This is a new feature, covering posts from approximately 5 years ago. Today, we look back on the opening of the Manukau train station. Amazingly this was the first expansion of Auckland’s rail network since 1930 when the Eastern Line opened.
If you count the tracks into Britomart as just reinstating a line that used to exist (which is true, although originally the tracks were at ground level), then the Manukau branch is the first piece of new track added to Auckland’s rail system since 1930 – when what we know now as the Eastern Line was constructed. This makes tomorrow’s opening of the branch (when normal timetables commence), along with the newly built Manukau Station, quite exciting.
The official opening of the station was last week, and today there is an open day for people to see through it and take short train rides. This is described further by Auckland Transport:
Auckland Transport is holding a community open day for the public to view the new Manukau Station and ride on the new rail line on Saturday 14 April from 11.30am to 2pm.
There will be station tours and information about the second stage of the station construction, short train rides, face painting, a celebrity sausage sizzle and music from DJ Sir-Vere. Parking is available in the Auckland Council staff car park.
Passenger services from the new station begin operating this Sunday 15 April.
Initially, Manukau Station will have three trains an hour in peak times and one train an hour at other times.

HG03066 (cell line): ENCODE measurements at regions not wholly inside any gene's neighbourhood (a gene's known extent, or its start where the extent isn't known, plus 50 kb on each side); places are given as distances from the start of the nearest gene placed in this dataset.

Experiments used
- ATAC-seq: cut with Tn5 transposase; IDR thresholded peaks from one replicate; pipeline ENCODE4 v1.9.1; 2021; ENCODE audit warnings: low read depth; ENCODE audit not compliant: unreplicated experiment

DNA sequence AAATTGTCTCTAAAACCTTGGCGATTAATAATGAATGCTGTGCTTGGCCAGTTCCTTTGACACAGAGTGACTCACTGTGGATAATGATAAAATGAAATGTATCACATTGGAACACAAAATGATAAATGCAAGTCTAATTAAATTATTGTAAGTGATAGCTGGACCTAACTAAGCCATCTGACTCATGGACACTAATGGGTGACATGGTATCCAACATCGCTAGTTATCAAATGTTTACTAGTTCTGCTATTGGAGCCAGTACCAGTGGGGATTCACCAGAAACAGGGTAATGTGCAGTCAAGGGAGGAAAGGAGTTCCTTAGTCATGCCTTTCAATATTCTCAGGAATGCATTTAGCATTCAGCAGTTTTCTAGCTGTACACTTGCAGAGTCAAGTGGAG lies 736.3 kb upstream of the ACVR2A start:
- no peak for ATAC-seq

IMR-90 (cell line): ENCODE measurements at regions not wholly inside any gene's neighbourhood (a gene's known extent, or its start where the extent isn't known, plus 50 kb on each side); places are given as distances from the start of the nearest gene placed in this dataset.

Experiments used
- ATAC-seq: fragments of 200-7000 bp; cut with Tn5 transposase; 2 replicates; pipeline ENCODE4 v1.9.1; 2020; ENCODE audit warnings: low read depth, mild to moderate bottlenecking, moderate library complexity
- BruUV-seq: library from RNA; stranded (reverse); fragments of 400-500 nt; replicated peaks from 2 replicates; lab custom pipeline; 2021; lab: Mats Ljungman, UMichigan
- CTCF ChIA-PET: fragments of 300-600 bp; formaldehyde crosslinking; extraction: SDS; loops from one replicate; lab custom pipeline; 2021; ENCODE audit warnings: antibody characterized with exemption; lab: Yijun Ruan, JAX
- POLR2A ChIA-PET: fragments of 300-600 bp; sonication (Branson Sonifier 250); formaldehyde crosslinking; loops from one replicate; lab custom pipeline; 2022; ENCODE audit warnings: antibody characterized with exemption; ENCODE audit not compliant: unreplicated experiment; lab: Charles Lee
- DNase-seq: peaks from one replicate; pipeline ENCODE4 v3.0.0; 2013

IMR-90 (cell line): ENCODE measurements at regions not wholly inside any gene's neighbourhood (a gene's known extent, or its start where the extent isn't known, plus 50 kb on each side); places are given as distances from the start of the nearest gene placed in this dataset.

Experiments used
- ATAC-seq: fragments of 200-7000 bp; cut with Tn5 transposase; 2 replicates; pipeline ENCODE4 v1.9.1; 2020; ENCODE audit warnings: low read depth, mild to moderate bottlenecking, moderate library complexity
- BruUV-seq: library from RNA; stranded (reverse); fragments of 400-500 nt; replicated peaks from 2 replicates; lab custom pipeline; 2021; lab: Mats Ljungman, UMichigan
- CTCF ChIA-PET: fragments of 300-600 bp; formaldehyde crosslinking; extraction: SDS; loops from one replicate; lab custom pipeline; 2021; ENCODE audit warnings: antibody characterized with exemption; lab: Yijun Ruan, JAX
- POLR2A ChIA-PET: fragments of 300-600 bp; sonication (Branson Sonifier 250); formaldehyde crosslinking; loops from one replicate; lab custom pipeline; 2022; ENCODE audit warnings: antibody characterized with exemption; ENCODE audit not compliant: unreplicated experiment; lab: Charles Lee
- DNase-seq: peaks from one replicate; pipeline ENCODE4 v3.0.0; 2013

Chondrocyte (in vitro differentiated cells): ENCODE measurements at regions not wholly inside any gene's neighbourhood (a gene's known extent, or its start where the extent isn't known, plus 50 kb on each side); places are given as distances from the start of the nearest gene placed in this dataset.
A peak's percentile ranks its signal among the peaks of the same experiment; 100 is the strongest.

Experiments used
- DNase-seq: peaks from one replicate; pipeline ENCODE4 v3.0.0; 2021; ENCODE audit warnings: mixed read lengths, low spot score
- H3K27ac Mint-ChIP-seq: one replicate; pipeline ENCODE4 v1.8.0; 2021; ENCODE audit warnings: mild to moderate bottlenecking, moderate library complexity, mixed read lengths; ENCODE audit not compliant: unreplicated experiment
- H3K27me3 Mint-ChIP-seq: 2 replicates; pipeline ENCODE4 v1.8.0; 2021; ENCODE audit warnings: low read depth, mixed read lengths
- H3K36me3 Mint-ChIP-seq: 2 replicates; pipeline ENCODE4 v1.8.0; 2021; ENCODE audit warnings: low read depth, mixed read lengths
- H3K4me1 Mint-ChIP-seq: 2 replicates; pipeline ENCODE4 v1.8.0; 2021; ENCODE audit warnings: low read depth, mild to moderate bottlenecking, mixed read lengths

The 580 bus service from Botany, Flat Bush and Redoubt Rd will be extended to Manukau Station, and services increased, to provide a connection between trains and these suburbs.
A temporary entrance to the station on Davies Ave, next to Hayman Park, will be in place while construction continues above ground.
The second stage of the project is a $95 million integrated transport hub and tertiary campus at the Manukau city centre site.
Things are likely to start off fairly low-key for the new station – with the initial timetable somewhat disappointing and only one bus route integrated. However, over time this will change as the tertiary campus is constructed and as Manukau becomes the primary transport hub for all of south Auckland. The integration of this campus with the train station seems like it has been done really well – and in my opinion it’s a pretty groovy design too:
Over time I also hope that some of those hugely wide roads surrounding the station will be narrowed down and made more pedestrian friendly. In any case, tomorrow is a huge step towards making Manukau City Centre a much nicer and less car dependent place.